Cosmo Cosmolino
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Cosmo Cosmolino

Helen Garner, Ramona Koval

He straightened his spine, raised his head, and extended his gun arm towards me in a slow, vertical arc. I saw then what he was, and stood still in front of him, for he was here on business. He was a small, serious, stone-eyed angel of mercy. Janet is a skeptic, a journalist; Maxine revels in New Age fantasies; and Ray, a drifter, is a born-again Christian. The common ground is the house they share. But their fragile domestic balance is about to explode amid the smashing of ukeleles, the unexpected ascension of an angel, and a sudden shower of jonquils.

Review

Cosmo Cosmolino (1992) was Helen Garner’s last work of fiction before she pioneered her own distinctive brand of questing, addictive narrative non-fiction with The First Stone.

It’s an unusual book; not quite a novel, not quite a short-story collection; both completely what you expect from a Helen Garner book (share houses, trams, ageing hippies, finely honed ‘kitchen table candour’, as Robert Dessaix put it when reviewing The Spare Room) and a surprising departure (faith, belief, angels, religion). The prose, too, is a mix of classic Garner – deceptively simple observations, dialogue so slyly provocative it makes you gasp – and a more ornate, poetic style: long sentences, images bunched together like bouquets rather than presented as polished, solitary gems in her usual fashion.

Cosmo Cosmolino consists of two short stories and one novella. The unnamed narrator of the first story, ‘Recording Angel’, is, the reader gradually realises, the same person as Janet, the recently divorced journalist and writer of the novella, ‘Cosmo Cosmolino’. And Raymond, the self-absorbed, socially illiterate protagonist of the second story, ‘A Vigil’ (whose boorish negligence contributes to the death of his depressed, substance-abusing girlfriend) is one of Janet’s two lodgers in ‘Cosmo Cosmolino’, now a chastened born-again Christian.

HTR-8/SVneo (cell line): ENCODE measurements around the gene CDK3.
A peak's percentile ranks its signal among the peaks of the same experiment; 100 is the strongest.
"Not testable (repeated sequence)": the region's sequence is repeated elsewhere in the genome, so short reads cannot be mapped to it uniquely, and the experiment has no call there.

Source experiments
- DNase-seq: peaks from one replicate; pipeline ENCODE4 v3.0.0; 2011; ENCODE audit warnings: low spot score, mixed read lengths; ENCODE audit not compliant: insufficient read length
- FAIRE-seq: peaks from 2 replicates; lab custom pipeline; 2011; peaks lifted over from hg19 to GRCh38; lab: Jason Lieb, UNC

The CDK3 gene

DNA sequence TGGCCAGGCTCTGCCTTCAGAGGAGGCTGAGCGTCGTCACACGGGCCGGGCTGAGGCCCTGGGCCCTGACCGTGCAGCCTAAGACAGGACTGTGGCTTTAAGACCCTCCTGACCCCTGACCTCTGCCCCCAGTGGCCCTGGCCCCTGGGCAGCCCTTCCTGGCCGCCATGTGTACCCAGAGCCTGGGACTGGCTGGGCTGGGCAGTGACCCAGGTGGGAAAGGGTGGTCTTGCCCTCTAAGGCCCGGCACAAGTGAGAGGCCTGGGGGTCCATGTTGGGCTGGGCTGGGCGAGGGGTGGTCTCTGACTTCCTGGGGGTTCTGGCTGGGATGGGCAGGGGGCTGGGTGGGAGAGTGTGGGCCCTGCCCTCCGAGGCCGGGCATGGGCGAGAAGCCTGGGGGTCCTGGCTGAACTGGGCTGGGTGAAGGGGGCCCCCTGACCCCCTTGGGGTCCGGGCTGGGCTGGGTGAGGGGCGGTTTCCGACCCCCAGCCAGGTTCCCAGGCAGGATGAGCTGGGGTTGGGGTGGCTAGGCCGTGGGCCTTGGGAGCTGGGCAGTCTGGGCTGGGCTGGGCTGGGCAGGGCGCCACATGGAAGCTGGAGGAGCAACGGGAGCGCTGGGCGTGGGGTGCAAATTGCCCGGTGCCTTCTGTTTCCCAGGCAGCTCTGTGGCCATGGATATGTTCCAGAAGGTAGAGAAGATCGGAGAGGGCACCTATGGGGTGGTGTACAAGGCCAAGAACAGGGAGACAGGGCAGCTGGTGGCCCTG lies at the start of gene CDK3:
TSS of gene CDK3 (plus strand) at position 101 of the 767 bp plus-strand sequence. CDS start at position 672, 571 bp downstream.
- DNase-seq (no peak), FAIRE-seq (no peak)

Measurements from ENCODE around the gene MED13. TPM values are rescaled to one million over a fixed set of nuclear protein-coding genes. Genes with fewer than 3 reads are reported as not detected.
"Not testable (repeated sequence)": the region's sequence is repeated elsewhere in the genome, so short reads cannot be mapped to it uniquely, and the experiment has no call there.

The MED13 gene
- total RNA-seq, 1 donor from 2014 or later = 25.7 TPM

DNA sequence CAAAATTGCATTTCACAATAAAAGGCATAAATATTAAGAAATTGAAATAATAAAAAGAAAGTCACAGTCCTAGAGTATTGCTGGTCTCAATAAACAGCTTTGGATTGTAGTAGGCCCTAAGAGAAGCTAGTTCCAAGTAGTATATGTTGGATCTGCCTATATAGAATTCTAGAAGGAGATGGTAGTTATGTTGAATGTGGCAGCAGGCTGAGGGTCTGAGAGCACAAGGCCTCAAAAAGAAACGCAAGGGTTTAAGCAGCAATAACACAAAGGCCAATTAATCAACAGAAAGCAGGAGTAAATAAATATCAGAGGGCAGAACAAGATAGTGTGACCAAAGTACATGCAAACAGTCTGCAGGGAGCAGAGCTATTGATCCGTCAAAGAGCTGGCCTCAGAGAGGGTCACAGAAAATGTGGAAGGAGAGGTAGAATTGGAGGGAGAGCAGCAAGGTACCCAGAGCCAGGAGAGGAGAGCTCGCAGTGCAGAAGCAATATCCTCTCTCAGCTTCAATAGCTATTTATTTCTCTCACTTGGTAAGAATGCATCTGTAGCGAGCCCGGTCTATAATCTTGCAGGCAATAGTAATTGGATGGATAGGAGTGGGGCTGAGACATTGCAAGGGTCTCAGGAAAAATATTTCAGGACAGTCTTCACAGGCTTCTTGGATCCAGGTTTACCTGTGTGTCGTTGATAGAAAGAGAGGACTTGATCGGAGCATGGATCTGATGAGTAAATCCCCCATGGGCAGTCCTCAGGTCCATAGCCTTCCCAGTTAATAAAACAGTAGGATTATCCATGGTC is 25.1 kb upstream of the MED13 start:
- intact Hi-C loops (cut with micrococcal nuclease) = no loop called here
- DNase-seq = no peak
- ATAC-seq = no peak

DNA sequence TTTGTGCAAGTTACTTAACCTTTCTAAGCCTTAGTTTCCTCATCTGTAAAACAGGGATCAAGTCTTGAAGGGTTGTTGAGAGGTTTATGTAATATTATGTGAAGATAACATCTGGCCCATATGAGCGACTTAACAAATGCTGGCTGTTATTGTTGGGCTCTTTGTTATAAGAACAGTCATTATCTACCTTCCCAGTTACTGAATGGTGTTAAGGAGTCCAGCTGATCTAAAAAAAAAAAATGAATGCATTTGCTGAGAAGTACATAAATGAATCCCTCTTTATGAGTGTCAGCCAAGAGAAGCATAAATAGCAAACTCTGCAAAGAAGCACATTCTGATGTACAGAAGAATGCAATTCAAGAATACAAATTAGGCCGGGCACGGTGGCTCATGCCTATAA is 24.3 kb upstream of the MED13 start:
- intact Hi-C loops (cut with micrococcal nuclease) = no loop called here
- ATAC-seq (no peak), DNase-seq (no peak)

The three stories are united by themes as well as characters: dark maybe-angels appear in the first two and in the third, Raymond is greeted as an angel by mad artist Maxine, Janet’s other lodger. Questions of faith and belief – how it can sustain, resurrect or transform – how misplaced faith can lead a person astray and lack of faith can leave a person barren – are central to all three stories.

Love and family are central too, despite (or maybe because of) the near-total absence of traditional family arrangements. Garner seems to be questioning the sustainability and the fall-out of the share house culture of her (and Janet’s) past; self-made families that drift apart, leaving lonely individuals in their wake.

Janet’s seriously ill friend Patrick in ‘Recording Angel’, who ‘recited [her] life like a poem he had learnt by heart’, has a wife and children who love him with a fierce straightforwardness missing from the other relationships in the book. He teases Janet for her nomadism, and what she later calls her ‘unwifeliness’ (she has ‘no talent for intimacy’). Although Janet privately recognises Patrick’s barbs as his need to contrast her life with his own, and she calls her domestic landscape a ‘blasted heath’ with her tongue firmly in cheek, what we later encounter in Cosmo Cosmolino is exactly that.

Both Janet and the wildly eccentric Maxine are childless; both feel it as an acute absence. When Janet recalls the share house ‘kids’, now scattered and presumably grown, it is bittersweet. Hearing passing schoolchildren, she muses, ‘It was a good sound, she believed with the part of her still believed anything; but it hurt her.’ The empty rooms in the house she owns, once a share house and now the aftermath of a recently failed marriage, are still named for those long-ago housemates who once occupied them. When Maxine and Raymond move into those unoccupied spaces, they are also creating a community of sorts again, though a diminished and ill-matched one.

There is a sense of hope about Cosmo Cosmolino, a sense of faith in community and the families we make, if a nagging sense that the permanence and transience of such families makes them no substitute for the bonds of blood or traditional unions. And there is the idea that loving and believing – even if such enterprises may be doomed to dissolve – is worth the plunge, and far preferable to the alternative of careful, closed-off cynicism.

This is a fascinating book, with flashes of brilliance and scenes of piercing truth. Helen Garner is never boring; she is always an artist. And this gorgeous Text Classics edition is well worth buying not just for its striking cover, but for Ramona Koval’s illuminating introduction, which includes insights from Garner herself and a reflection on Cosmo Cosmolino’s place within her body of work.

jo-case Jo Case is senior writer/editor at the Wheeler Centre.

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